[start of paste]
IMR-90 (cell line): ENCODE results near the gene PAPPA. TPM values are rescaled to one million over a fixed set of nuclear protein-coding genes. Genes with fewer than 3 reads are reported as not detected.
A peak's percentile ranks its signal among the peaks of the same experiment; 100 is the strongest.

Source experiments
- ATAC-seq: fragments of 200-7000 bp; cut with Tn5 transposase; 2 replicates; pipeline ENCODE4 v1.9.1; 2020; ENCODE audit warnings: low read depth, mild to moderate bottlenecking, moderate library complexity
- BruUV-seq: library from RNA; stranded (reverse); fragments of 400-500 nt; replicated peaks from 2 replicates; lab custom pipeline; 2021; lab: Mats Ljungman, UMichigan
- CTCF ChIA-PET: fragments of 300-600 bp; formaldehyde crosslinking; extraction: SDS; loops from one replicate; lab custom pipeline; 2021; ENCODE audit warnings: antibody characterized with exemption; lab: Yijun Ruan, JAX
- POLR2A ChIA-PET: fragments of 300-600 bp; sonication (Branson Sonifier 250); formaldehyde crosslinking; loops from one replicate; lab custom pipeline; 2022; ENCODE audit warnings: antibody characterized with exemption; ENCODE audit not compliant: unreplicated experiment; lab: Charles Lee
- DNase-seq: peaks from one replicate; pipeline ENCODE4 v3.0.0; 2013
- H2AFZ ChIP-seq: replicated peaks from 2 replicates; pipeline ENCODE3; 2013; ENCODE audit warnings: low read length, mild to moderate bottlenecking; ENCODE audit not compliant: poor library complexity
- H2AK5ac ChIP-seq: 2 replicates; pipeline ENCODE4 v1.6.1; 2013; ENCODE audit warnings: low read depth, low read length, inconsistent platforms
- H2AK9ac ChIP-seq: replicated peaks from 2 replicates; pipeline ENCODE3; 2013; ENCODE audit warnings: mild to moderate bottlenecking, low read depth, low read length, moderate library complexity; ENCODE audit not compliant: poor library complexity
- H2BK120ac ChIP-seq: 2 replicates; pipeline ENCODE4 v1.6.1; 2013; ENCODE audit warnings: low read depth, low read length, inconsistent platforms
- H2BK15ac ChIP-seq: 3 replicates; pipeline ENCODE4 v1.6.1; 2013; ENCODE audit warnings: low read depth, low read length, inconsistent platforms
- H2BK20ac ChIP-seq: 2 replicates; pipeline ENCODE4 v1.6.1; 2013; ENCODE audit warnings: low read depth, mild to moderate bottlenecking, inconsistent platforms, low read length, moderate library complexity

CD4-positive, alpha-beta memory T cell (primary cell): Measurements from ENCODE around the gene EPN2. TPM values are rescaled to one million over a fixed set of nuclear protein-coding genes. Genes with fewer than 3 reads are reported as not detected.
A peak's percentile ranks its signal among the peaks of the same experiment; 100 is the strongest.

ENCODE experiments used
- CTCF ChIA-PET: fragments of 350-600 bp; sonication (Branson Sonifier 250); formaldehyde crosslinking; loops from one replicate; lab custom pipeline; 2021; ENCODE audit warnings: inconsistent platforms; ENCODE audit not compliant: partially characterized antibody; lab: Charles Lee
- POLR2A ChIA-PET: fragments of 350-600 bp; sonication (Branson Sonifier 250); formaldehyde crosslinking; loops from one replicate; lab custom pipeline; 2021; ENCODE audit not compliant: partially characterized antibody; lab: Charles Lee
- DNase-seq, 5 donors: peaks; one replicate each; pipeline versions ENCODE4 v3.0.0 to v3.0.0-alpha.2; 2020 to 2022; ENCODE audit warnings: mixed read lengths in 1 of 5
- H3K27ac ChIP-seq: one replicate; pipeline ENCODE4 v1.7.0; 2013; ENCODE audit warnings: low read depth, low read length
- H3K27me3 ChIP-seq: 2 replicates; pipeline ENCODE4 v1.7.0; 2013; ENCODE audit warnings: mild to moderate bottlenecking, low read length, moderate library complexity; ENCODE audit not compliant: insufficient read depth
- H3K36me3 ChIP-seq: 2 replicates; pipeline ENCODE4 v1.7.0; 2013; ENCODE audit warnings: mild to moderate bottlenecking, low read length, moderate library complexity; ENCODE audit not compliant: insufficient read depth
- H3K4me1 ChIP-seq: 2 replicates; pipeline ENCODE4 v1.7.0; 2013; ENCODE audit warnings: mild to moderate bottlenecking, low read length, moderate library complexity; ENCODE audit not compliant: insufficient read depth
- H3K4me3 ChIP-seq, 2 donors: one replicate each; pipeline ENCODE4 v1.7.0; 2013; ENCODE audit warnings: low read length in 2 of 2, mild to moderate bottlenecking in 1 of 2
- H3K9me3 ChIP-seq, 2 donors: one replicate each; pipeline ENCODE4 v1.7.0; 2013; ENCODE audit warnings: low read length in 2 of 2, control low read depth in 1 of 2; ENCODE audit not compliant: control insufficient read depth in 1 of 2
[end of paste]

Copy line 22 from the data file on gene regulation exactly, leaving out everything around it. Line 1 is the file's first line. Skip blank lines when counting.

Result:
- H3K27me3 ChIP-seq: 2 replicates; pipeline ENCODE4 v1.7.0; 2013; ENCODE audit warnings: mild to moderate bottlenecking, low read length, moderate library complexity; ENCODE audit not compliant: insufficient read depth